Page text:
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Reporters pushed White House press secretary Karine Jean-Pierre on Thursday on why President Biden isn’t doing more to stem gun violence in the wake of the mass shootings in Uvalde, Texas and Buffalo. , New York.
“The president can’t solve this problem alone, he needs Congress to act,” Jean-Pierre told reporters several times Thursday as reporters pressed the White House on what executive actions Biden could take.
The comments echoed Biden’s speech after the massacre in Uvalde, Texas on Tuesday, when an 18-year-old walked into Robb Elementary School and gunned down dozens of children and teachers, killing 21 people. mass shootings, with Democrats pushing a slew of gun control measures.
But reporters at the first White House press briefing after the Uvalde shooting discussed many possible actions Biden could take, such as creating a gun czar or a gun task force, canceling a vacation or tell Congress not to leave before we resolve the issue. Some have questioned why Biden hasn’t done more in his decades as a leader in Washington to fight mass shootings.
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Gun control advocacy organizations like Brady have called on the president to declare a national emergency over gun violence to free up additional government resources, which Reuters journalist Steve Holland mentioned in the briefing. Jean-Pierre listed all future actions the administration could take unilaterally, but reiterated the administration’s past achievements.
Jean-Pierre pointed to the administration’s allocation of $10 billion in US bailout funding to fight gun crime. The Justice Department “released a tough new rule to stem the flow of ghost weapons, which are increasingly finding their way to crime scenes and are the weapons of choice for terrorists and criminals,” Jean said. -Rock. The administration has also adopted a zero-tolerance policy for gun dealers who sell firearms illegally. Biden released a list of executive orders in April 2021 aimed at stemming gun violence.
“This president has done more through executive actions than any other president in his first year in office,” Jean-Pierre said.
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Later in the briefing, New York Times White House correspondent Michael Shear said Biden’s long engagement on gun issues wasn’t exactly “a plus.”
“Isn’t it more of an indictment than a benefit to say that the current president has been involved in this…for decades?” Shear asked. “And it’s not fixed. These things happen over and over again,” Shear said.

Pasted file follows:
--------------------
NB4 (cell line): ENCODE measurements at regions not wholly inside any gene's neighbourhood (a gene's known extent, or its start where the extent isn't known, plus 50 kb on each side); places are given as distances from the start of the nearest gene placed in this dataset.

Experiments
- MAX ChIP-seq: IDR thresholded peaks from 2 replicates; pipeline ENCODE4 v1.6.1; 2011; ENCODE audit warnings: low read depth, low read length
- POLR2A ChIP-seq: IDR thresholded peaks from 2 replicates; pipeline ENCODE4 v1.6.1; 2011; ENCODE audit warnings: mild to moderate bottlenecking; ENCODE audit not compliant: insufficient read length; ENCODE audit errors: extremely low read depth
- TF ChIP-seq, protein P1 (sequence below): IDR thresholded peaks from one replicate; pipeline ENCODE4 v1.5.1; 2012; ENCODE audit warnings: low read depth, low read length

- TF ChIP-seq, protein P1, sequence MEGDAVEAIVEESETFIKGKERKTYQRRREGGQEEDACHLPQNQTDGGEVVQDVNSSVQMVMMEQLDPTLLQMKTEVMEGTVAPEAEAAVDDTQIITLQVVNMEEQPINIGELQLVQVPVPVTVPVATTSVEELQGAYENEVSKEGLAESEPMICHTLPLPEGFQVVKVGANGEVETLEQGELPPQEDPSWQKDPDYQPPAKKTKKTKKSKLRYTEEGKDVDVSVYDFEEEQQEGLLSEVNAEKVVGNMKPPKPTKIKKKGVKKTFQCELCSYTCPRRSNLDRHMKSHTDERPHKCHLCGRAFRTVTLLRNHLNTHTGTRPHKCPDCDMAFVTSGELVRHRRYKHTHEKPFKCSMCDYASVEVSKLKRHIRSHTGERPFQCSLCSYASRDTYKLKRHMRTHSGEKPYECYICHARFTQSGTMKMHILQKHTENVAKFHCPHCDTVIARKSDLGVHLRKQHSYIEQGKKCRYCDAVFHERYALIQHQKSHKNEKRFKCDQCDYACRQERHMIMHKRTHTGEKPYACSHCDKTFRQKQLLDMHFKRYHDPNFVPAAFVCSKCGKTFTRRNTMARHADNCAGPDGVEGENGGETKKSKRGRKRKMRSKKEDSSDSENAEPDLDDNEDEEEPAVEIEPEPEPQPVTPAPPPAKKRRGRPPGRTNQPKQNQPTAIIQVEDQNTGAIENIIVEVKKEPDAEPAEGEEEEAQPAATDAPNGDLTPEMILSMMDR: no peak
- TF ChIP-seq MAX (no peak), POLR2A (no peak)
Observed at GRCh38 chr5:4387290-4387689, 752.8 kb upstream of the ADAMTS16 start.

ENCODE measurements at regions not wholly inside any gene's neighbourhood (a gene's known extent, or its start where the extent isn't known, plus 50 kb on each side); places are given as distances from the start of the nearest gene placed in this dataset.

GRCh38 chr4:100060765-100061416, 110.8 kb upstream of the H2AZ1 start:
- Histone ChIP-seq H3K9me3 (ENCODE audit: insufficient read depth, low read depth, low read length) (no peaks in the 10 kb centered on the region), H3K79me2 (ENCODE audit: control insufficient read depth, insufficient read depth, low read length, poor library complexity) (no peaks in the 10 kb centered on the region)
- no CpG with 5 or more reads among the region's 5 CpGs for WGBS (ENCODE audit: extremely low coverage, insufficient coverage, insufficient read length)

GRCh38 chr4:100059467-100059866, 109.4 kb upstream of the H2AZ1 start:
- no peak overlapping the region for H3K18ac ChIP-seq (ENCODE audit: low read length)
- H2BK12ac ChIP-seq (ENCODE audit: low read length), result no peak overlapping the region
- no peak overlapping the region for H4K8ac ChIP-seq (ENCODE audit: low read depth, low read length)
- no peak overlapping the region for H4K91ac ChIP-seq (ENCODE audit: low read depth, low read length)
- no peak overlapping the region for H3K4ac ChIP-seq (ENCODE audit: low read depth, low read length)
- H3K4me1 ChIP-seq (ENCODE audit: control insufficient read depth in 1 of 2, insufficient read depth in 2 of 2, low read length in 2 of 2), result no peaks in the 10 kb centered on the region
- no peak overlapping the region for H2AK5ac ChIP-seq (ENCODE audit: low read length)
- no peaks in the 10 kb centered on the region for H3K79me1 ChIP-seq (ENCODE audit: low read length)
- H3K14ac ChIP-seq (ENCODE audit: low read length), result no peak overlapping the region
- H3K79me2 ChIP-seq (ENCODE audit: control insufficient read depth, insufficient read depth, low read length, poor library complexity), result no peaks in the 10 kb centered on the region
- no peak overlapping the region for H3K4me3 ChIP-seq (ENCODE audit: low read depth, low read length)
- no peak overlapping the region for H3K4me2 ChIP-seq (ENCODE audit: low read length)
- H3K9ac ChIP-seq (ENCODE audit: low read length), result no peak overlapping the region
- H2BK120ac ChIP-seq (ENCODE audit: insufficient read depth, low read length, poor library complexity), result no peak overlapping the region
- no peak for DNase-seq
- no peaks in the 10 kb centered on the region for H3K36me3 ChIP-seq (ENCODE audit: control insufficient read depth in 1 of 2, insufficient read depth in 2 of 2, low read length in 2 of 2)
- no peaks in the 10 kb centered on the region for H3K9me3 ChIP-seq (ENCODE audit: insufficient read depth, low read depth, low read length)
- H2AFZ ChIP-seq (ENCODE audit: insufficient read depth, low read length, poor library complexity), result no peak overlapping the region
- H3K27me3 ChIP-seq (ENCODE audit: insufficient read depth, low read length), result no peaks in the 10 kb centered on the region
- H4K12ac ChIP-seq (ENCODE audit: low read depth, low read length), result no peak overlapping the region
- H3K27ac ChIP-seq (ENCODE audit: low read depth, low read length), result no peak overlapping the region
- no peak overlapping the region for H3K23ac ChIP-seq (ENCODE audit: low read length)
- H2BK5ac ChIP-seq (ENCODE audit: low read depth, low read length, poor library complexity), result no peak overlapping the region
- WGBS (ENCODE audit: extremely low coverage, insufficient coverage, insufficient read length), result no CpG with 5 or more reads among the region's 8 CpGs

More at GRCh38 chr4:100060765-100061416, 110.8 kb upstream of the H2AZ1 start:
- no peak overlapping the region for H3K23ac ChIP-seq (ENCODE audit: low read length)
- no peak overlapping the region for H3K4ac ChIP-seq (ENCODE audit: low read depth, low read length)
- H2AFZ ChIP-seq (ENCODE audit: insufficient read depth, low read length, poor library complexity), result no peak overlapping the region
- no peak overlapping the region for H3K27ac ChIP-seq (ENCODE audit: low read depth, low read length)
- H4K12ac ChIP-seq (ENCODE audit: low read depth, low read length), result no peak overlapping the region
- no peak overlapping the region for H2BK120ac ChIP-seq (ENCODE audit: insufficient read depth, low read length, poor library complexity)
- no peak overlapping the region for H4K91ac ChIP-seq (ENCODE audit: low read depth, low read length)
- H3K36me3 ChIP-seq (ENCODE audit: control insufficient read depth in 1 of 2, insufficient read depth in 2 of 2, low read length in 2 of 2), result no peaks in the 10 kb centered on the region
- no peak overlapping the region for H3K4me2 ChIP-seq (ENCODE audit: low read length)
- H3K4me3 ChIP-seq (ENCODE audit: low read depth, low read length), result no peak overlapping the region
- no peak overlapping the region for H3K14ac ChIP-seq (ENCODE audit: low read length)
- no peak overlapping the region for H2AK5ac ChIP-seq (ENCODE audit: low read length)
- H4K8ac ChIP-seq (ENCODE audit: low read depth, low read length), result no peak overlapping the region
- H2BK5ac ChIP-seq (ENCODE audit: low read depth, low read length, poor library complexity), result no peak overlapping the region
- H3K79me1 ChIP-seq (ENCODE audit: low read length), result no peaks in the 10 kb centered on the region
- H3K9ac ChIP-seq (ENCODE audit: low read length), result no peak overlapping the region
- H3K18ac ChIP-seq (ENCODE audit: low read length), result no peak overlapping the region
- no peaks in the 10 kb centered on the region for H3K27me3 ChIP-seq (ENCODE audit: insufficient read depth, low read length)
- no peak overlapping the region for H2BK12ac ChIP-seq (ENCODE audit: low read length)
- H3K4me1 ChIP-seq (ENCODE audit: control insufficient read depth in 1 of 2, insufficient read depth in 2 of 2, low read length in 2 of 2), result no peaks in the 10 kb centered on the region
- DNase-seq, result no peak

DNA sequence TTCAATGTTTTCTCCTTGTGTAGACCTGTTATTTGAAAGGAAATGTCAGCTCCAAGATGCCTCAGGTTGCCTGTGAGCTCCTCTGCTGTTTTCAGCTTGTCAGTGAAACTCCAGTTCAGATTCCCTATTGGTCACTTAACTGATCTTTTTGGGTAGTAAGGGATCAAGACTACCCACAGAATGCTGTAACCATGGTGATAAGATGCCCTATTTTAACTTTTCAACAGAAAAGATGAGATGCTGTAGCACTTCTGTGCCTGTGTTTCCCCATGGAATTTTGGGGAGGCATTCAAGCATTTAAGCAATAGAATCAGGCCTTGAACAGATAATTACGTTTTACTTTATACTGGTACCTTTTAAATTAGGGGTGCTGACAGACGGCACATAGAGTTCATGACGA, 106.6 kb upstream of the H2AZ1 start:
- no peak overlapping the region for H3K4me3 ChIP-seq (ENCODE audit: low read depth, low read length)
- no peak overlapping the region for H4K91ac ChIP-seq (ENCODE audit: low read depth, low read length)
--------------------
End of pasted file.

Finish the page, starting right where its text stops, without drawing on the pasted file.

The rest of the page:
“We’re also frustrated. We’re also angry. I’ve said it earlier and I’ll say it again: this is a president who has done more via executive actions, that’s how bad it is. a priority for him… than any president in his first year,” replied Jean-Pierre.
ABC’s Kristen Welker asked why the administration was fulfilling Biden’s campaign promise to bring Republicans and Democrats together. Jean-Pierre said that was exactly what Senate Minority Leader Chuck Schumer was trying to do in Congress. Welker also asked why gun violence was not the top priority, above the COVID-19 pandemic.
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“I would say that has been a top priority,” Jean-Pierre said. “I’m not going to list priorities one, two and three. What I can tell you is that it was a top priority, literally. He started working on that the first two days.”
As for creating a special czar to handle mass shooting issues, Welker pointed out that former President Barack Obama appointed then-Vice President Biden to lead the gun violence task force. in 2012. “Is the president considering charging his vice president [Kamala Harris] to try to do something about this issue?” asked Welker.
Jean-Pierre said the administration already has a whole-of-government approach, led by Ambassador Susan Rice, Biden’s domestic policy adviser.
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In the Senate, several leading Democrats announced Thursday that up to a dozen Republican senators have expressed interest in helping draft a gun bill.
“There are at least 6 to 12 [Republicans] who have gone beyond general expressions of interest to review drafts and language of legislation that may pass,” said Senator Richard Blumenthal. “I will let them announce when they are ready who they are. But next week will be a testing period as we see who exactly is ready to put signatures on paper.”